Brazilian Energy Infrastructure
Brazil's ProInfa Kicks into High Gear
They have a different sense of "normal" here in Rio. . .
I've been all over this city in the past week, talking to people in business suits and bathing suits about what they think of Brazilian biofuels.
Having come down to Brazil out of the schizoid Baltimore April weather, I'm enthralled with the Southern Hemisphere's autumn sun. It's warm but doesn't burn.
Brazilians tell me they're cold now. I tell them to come stay at my house in January and let me know if they still think the same thing.
Aside from the weather patterns, energy expectations are totally different, too.
From the world-famous beaches of Ipanema and Corcovado to the favelas, shanty towns scattered throughout the hillsides and suburbs, sugar ethanol is a fact of life.
It's not by accident, either. Brazilian sugar ethanol has been developing since 1975 under the government's ProAlcool initiative, which gave the country a head start on the United States and other economic titans.
Now, Brazilian ethanol costs about 2/3 of what petrol costs at the pump, and even with slightly lower fuel economy (about 2 kilometers-per-liter less than regular unleaded), ethanol comes out on top in consumers' minds. As Brazilian policy has generated the market for this biofuel, international auto companies have conformed to ethanol demand with flexfuel vehicles.
So what's the next normal for this top emerging market's clean energy supply?
Hydro and Wind: a Power "Pas-de-Deux"
Brazil's minister of mines and energy, Edison Lobão, called wind energy the "princess of alternative energy" this week. In fact, I'm hearing enthusiasm for wind energy development in my conversations with government officials, industry heads, and beach bums alike.
And I have an idea who the "prince" of Brazilian renewables may be.
Right near where I am in Copacabana, there's an outcropping where the wind whips around so hard that the beautiful bossa nova music you hear while sitting on the rocks could be your last tune. . . if you decide to take a swim.
That dance of the wind and water extends from the seashores into the depths of the Amazon, where flow-of-stream hydropower is supplanting dam construction as the most environmentally friendly method of bringing electricity to underserved regions.
Lauro Fiuza, head of the Brazilian Wind Energy Association, pointed out this week at the Renewable Energy Finance Forum that hydropower wanes to 50% of capacity in the second half of every year. . .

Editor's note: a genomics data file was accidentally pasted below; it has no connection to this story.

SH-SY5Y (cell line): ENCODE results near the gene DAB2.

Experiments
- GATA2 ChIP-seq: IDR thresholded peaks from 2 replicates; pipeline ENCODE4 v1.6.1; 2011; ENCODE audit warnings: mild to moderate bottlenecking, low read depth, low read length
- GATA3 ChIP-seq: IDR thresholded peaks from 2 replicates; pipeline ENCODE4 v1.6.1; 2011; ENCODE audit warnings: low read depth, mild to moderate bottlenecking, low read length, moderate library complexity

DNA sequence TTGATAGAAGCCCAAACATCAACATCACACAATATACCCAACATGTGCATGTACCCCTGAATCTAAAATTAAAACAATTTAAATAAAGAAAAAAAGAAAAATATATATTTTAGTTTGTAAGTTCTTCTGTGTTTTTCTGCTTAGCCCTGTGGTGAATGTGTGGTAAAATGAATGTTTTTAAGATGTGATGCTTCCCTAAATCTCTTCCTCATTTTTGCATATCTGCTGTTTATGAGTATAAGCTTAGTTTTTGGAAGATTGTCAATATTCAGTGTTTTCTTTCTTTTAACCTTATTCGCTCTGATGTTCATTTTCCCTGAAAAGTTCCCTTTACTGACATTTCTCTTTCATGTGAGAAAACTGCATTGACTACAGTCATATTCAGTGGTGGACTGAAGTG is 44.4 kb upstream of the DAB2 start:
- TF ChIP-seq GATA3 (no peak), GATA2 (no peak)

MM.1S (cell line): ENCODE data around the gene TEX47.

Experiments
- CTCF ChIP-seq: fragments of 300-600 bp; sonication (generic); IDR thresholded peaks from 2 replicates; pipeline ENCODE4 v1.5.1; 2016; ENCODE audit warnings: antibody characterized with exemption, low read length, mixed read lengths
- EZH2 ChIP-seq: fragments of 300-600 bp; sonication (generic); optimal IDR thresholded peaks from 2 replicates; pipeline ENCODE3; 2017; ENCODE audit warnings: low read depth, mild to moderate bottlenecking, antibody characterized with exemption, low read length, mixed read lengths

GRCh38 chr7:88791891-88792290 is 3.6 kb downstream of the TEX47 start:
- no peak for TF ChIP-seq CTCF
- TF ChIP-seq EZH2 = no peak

That's right when wind energy picks up, so Brazil's national bank for development, BNDES, is funding up to 80% of projects to tie hydro and wind in a comprehensive power program.
It's all part of ProInfa, the government's national plan for expanding alternative electricity resources.
What ProAlcool has been to vehicular fuel in Brazil, ProInfa is to power.
And Brazil is committed to leading the Latin America-Caribbean region in renewable energy's contribution to skyrocketing industrial and household demand.
Residential electricity demand in the LAC region is expected to quadruple by 2030, according to Lori Kerr of the Inter-American Development Bank. That includes more rural households coming online and urban households in developing countries being able to afford more electronic equipment by the year (the street markets here are full of Nintendo Wii systems!).
Here's the kicker, though. . . While BNDES and other government support structures are very important to creating concerted national energy strategies, the IADB pegs private investment as the key factor.
80% of the investment required to satisfy Brazil's growing energy needs will come from the private sector! $1.8 trillion is needed in infrastructure development alone by 2030.
That means stock opportunities for international investors who take the trends as seriously as locals do. . .
So we're tracking all the market movements in Green Chip International, especially November's Brazilian wind energy auction — the first the country has ever held, and a huge market-oriented step forward for ProInfa.
You may not be able to get down to Brazil to see all of this with your own eyes, but the view from here is quite promising.
Sign up for GCI to get the first crack at our stock plays on Latin American and Brazilian alternative energy expansion (many of which trade right on Wall Street).
Learn more about GCI right here: http://www.angelnexus.com/o/web/12319
Boa Tarde do Rio! (Good afternoon from Rio)